If My Baby Seems To Hear Normally Can The Tests Be Wrong
Parent assessment of child hearing is not always accurate, so it is important to have the childs hearing professionally tested. Just because a baby reacts to sounds does not mean the child has full range of hearing a baby may hear certain sounds but not others. Only a professional hearing test that checks each ear separately can accurately tell how your child hears.
Rosenfeld RM, Shin JJ, Schwartz SR, et al. Clinical practice guideline : otitis media with effusion. Otolaryngol Head Neck Surg. 2016 154:215-225.
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Why Is It Important To Have My Babys Hearing Screened Early
The most important time for a child to learn language is in the first 3 years of life, when the brain is developing and maturing. In fact, children with typical hearing begin learning speech and language in the first 6 months of life. This is why it is so important to screen and start interventions for hearing loss as early as possible. Research shows that children with hearing loss who get help early develop better language skills than those who dont.
What If The Baby Doesnt Pass The Initial Screening
Roughly one to two of every 100 newborns will fail the initial hearing screening tests.
While thats concerning, keep in mind that failing a test doesnt necessarily mean a baby has hearing loss. It could be that the baby has excess fluid in the middle or inner ear from the birth process, which can impact screening results.
If a baby fails the initial screenings, theyll probably be given a repeat AABR test within two weeks at an outpatient facility.
If a baby passes that test, the healthcare provider will give you speech milestones to watch for at certain ages . If the baby isnt reaching those milestones, contact a pediatrician.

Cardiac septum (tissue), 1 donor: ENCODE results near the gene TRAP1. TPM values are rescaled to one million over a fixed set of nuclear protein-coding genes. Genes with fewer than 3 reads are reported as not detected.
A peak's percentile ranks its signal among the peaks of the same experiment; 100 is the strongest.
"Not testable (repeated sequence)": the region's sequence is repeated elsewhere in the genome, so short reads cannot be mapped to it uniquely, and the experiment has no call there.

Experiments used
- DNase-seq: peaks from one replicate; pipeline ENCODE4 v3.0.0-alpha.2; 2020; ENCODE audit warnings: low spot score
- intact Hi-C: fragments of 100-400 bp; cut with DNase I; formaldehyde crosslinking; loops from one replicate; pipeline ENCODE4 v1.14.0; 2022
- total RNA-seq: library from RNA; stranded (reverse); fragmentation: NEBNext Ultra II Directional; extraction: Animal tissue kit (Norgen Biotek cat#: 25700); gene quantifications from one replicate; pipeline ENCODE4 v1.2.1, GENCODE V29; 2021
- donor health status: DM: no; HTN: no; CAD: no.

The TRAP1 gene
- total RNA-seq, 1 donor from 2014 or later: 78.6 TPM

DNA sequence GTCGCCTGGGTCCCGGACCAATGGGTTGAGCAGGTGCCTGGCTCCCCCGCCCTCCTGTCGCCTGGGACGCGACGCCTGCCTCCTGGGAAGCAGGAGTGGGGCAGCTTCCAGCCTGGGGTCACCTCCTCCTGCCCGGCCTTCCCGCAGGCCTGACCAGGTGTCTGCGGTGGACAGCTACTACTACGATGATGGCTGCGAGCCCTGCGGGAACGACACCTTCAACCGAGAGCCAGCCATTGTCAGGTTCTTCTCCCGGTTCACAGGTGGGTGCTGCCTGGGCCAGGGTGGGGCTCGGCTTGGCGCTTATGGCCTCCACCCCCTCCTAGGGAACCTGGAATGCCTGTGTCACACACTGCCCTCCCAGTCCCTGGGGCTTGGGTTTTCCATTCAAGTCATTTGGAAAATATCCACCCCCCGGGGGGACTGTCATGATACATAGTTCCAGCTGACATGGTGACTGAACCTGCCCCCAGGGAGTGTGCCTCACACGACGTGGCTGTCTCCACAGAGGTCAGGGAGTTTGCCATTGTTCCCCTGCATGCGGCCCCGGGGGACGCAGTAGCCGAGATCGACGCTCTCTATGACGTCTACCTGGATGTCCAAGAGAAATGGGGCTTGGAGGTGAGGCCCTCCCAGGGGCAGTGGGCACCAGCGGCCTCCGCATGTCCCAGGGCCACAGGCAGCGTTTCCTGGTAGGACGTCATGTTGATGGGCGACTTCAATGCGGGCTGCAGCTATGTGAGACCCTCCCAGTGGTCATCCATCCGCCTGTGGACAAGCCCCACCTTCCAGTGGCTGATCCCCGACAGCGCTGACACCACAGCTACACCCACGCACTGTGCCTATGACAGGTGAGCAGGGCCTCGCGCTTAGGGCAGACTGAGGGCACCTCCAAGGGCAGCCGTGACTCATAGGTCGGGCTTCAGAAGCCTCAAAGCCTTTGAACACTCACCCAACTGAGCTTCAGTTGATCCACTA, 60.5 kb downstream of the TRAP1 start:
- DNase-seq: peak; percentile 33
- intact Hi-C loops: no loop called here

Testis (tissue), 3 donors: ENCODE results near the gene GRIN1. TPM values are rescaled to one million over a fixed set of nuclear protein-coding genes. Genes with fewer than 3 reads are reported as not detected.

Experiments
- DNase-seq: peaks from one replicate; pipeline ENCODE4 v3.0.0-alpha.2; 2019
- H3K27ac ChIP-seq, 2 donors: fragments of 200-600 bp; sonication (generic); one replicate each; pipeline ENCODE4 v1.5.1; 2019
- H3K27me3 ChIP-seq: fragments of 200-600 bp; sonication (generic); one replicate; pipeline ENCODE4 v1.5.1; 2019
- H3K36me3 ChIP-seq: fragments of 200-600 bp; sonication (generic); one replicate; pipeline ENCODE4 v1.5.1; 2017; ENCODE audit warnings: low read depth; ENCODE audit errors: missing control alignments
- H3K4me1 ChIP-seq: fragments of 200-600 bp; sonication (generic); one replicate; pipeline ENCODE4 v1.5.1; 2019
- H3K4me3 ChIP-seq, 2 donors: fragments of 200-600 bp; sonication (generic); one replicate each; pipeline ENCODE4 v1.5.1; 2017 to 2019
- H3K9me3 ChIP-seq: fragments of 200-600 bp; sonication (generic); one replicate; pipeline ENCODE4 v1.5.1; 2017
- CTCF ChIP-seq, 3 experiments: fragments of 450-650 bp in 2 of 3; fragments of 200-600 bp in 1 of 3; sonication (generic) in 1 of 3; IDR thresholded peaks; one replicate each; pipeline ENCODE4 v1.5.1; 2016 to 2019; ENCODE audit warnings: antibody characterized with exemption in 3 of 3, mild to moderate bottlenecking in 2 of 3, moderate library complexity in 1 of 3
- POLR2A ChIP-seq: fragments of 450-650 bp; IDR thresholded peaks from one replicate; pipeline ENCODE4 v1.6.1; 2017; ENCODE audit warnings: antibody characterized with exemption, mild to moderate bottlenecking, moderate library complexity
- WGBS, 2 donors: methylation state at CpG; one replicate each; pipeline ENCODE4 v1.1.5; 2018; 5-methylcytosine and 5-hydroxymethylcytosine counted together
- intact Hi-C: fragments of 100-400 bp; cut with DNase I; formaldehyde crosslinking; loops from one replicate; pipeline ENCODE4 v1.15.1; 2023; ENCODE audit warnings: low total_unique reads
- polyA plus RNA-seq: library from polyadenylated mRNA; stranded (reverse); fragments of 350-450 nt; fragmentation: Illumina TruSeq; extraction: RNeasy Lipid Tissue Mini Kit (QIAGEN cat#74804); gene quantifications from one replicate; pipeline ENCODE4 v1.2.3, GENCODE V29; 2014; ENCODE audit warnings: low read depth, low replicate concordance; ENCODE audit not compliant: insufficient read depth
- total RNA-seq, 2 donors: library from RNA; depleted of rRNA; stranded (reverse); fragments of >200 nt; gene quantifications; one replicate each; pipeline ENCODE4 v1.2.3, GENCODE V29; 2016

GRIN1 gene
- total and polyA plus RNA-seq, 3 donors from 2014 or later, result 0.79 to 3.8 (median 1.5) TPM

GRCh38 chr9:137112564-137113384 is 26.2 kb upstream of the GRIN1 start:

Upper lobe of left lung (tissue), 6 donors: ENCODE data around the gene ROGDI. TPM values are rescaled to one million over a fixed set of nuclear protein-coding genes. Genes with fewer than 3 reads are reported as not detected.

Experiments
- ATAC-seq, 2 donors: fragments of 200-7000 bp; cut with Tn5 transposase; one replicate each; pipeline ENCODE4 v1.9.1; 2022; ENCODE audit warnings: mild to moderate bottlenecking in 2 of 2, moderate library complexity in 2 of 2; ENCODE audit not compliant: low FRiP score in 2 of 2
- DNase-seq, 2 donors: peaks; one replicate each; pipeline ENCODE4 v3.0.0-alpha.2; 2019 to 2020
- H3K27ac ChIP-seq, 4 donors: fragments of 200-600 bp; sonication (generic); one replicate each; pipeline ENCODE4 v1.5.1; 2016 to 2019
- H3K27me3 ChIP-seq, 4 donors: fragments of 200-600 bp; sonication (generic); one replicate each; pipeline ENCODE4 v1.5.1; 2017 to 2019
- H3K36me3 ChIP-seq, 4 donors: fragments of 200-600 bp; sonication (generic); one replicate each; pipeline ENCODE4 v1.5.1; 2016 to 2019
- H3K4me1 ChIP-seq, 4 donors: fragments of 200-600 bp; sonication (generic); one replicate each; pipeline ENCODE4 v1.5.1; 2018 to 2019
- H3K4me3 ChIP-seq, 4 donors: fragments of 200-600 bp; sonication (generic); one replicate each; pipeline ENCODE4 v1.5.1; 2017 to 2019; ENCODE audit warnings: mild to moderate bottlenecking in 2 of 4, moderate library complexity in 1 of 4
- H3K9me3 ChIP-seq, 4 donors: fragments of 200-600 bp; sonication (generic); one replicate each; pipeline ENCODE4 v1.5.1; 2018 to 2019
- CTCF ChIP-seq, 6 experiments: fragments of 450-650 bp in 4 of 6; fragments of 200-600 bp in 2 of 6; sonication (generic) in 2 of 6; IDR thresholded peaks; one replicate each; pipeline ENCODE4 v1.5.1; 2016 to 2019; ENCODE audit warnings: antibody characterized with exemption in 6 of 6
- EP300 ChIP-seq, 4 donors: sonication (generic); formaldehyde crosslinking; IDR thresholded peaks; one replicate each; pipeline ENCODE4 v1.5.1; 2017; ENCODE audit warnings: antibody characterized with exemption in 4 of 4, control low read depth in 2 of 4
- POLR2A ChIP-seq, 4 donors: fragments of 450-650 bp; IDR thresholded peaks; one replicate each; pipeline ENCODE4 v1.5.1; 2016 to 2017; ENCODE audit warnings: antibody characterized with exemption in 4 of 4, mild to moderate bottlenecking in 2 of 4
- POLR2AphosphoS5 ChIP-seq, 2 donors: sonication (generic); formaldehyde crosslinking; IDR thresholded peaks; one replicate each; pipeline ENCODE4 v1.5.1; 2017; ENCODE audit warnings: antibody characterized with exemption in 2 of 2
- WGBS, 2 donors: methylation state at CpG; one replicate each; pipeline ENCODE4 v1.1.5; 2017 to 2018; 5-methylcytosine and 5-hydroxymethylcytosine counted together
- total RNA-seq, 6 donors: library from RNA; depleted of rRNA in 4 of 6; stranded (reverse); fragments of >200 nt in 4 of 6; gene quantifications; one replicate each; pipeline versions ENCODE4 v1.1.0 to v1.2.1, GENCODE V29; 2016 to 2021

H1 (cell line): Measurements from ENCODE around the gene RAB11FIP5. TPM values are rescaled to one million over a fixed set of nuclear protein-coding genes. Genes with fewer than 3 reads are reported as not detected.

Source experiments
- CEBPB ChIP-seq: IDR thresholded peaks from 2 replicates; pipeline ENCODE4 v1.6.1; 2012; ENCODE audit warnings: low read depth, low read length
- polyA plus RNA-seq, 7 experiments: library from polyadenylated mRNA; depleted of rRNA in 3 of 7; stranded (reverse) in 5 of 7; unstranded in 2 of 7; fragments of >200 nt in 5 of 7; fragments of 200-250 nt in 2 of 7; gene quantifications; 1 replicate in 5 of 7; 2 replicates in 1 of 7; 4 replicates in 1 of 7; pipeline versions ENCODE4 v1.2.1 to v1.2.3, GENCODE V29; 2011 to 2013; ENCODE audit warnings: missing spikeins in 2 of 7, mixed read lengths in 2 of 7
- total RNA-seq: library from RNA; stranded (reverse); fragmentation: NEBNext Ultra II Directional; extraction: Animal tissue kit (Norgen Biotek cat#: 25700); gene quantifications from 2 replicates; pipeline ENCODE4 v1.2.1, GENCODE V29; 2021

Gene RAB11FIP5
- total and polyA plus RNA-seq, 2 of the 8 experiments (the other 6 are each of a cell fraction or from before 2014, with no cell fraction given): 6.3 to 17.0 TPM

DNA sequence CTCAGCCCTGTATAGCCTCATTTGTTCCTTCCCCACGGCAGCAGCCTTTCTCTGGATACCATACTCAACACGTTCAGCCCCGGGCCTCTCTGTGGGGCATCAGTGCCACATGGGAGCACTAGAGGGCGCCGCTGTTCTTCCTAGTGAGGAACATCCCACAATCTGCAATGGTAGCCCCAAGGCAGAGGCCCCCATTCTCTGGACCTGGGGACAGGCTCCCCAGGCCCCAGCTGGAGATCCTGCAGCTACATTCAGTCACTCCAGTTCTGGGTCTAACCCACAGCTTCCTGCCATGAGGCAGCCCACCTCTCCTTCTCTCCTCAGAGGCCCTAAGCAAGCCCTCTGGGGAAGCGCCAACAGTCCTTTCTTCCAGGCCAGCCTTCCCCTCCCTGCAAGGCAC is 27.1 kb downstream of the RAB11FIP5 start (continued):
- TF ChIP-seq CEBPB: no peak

If the baby fails this follow-up test, theyll likely be referred to a pediatric audiologist for additional testing.
They might also be referred to an otolaryngologist to determine if there are any structural problems with the babys ear.
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What Causes Babies To Fail Their Hearing Screening
Deafness and hearing loss can be caused by genetic abnormalities, birth defects, or maternal infections during pregnancy. In some cases, the baby will immediately show signs of hearing loss, such as not responding to sounds or failing their hearing screening.
Rarely, a baby who can hear and process sound might nonetheless fail their newborn hearing screening. Some of these include babies who:
If your baby experienced these issues and passed their newborn hearing screening, they still will likely need follow-up screenings throughout childhood. Hearing loss can develop over time, and your baby may need close monitoring and screening for hearing loss through young adulthood.
If the baby did not pass the newborn hearing screening, its important that the baby receive an advanced follow-up screening within 10-12 days for the best chance at receiving early intervention and unlocking their early language development.
What Should I Know About The Newborn Hearing Screening
- Hearing screenings are fast, safe, and painless.
- Sometimes newborns are screened once or twice.
- Hearing screenings take about 10 minutes.
- Most babies sleep through the hearing screening. If your baby is noisy or restless during screening this can influence the results.
- You will receive the hearing screening results before you leave the hospital.
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How The Test Is Done
The newborn hearing screening test checks your baby’s inner ear . When a healthy ear receives sound, the inner part produces an echo. Recording this tells us that the hearing is satisfactory.
This screening test can be repeated if a clear response is not achieved in either one or both ears.
Does The Baby Actually Need A Screening
Yes, all newborns should be screened for hearing loss. In 2019, for example, 98% of U.S. newborns were screened, and 6,000 were identified with permanent hearing loss.
Experts point out that hearing loss can be an invisible condition in newbornsand approximately 95% of babies born deaf have parents with normal hearing. Identifying and addressing a babys hearing loss early in life helps their language and speech development.